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Hello BMSA readers! We love the support for the WWR series, so we’re bringing them back for the summer! Enjoy our finest selection of articles for the most pleasurable of perusing. Please email any suggestions or concerns to sdai32@uwo.ca, so that we can make the WWR series the best it can be.


The Biggest Challenge for a COVID-19 Vaccine

Contributor Simi Juriasingani


Since the onset of physical distancing, there has been a lot of chatter in the global media about Covid-19 vaccines. For the most part, scientists and world leaders have clearly stated that the only avenue to achieve normalcy would be a vaccine that would help build immunity against COVID-19 in a majority of the world's population. While timelines such as 12-18 months have been mentioned repeatedly, these estimates only include the time that the initial research and clinical trials take. The biggest hurdles, that haven't been discussed by most media outlets, are ensuring efficient mass production of the vaccine and securing equitable access to it across the globe. This piece highlights the logistical challenges that will be involved with producing billions of units of a COVID-10 vaccine. The author also highlights the political and financial aspects involved in ensuring that the most vulnerable populations are able to receive the vaccine. Although the task is daunting, public and private organizations across the globe are putting rivalries aside, collaborating and taking action to facilitate the development, production and distribution of a COVID-19 vaccine. Seeing as COVID-19 is unmatched in its severity as a global health crisis, the manner in which healthcare ethics and profits are managed in this scenario will set a precedent that will inform healthcare decision making for decades. 


Your emotions are the new hot commodity — and there’s an app for that

Contributor Si-Cheng Dai


With over 1.8 million apps available on iOS and 2.5 million apps on Android, what your phone can do is virtually limitless. For a while now, we’ve had apps that track calories, prescribe exercises, and even regulate finances tools for self-improvement, if you will. But the latest technology that has come to fruition is that of mood tracking apps. These little widgets aim to optimize happiness and minimize sadness. Delving into it though, there are some heavier-than-expected questions that need answering. It’s great to strive for self-actualization, but is the goal to feel constantly happy really beneficial? Everything is relative; we cannot know happiness without feeling the opposite emotion. Even more so, we must think of the ethics involved. This “emotional data” can be sold to companies. These companies will then run advertisements that are tailored to elicit our emotions. Is this an act of exploitation? These concerns must soon be addressed. In the present, these technologies make the case that it is our emotions that lead us, our bodies simply trailing behind.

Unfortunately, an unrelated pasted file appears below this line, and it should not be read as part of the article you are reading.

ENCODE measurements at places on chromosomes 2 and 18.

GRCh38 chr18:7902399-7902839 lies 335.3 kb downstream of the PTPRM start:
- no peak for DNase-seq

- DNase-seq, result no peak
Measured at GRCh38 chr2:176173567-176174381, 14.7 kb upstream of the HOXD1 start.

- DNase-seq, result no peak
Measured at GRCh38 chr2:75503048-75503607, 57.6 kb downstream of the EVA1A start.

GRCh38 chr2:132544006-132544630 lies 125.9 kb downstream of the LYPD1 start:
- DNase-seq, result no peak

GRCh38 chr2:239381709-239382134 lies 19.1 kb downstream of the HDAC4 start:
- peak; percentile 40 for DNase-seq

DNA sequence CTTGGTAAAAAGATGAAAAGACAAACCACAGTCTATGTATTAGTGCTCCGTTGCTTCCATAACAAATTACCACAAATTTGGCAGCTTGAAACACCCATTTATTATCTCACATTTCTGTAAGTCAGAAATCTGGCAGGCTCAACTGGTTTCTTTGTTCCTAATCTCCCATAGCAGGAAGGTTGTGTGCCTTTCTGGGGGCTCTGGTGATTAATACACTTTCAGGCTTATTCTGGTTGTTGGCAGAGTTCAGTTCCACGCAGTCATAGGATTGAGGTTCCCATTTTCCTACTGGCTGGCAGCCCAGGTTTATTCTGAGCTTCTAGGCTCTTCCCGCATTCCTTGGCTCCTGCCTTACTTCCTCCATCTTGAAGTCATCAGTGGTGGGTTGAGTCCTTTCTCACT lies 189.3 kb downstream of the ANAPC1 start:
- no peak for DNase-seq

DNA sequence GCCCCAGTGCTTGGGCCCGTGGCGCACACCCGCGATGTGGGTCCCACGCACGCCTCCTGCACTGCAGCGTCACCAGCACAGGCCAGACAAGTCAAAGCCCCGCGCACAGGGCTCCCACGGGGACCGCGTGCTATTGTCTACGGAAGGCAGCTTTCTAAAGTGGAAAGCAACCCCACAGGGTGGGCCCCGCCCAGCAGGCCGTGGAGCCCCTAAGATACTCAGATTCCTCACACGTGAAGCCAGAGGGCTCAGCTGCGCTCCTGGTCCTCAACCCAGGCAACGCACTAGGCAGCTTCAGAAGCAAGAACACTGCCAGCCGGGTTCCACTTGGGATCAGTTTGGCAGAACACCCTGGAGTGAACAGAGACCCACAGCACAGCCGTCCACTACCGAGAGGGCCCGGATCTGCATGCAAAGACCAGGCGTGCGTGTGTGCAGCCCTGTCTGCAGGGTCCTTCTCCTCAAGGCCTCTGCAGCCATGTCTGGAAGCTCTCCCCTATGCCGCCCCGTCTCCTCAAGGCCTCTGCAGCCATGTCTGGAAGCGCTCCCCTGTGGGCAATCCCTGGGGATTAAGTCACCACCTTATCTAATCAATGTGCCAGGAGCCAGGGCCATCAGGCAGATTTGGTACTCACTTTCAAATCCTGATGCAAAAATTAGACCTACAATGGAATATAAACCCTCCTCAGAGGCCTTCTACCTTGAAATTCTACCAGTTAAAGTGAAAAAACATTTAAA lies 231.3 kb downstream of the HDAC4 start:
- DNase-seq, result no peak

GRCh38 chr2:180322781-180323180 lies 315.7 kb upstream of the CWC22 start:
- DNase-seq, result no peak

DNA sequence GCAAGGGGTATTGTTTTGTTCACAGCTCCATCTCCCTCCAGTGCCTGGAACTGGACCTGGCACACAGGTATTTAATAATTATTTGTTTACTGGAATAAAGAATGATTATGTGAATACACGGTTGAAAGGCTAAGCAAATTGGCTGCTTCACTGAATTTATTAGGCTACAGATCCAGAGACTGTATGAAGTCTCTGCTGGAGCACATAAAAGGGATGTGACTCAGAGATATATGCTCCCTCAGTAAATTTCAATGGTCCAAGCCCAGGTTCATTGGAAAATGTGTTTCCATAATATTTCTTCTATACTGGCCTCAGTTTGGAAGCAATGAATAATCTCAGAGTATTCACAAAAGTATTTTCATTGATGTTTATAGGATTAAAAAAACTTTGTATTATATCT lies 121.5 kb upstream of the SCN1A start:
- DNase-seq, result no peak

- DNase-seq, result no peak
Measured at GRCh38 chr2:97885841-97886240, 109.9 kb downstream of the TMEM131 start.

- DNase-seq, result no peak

Imagine if we could ‘switch off’ pain?

Contributor Sabrina Ke


Pain has played a large part in the evolution and survival of humans and animals alike. It acts as a signal to tell us when something is wrong or if a part of us needs care and attention in order to survive. Despite its role in protecting us and alerting us of dangerous situations, pain can often be a burden and affect our behaviour, mental state and quality of life. With this in mind, many of us have probably wished we could simply shut off this sensation. Despite it seeming like a far-fetched superhuman ability, researchers at Duke University have discovered a way to ‘switch off’ pain in an experiment involving mice. When the mice were in pain, certain areas of the brain were activated. By examining these activated areas, the research team found that many of them were affected by what was known as CeAga neurons. These neurons had the ability to essentially turn off pain in certain centers of the brain. After activating the CeAga neurons in the mice’s brains, they immediately stopped displaying the observed behaviours associated with agitation, such as licking or wiping their faces. The utility of these CeAga neurons could lead to further improvements in the study and development of painkillers and anesthetics.



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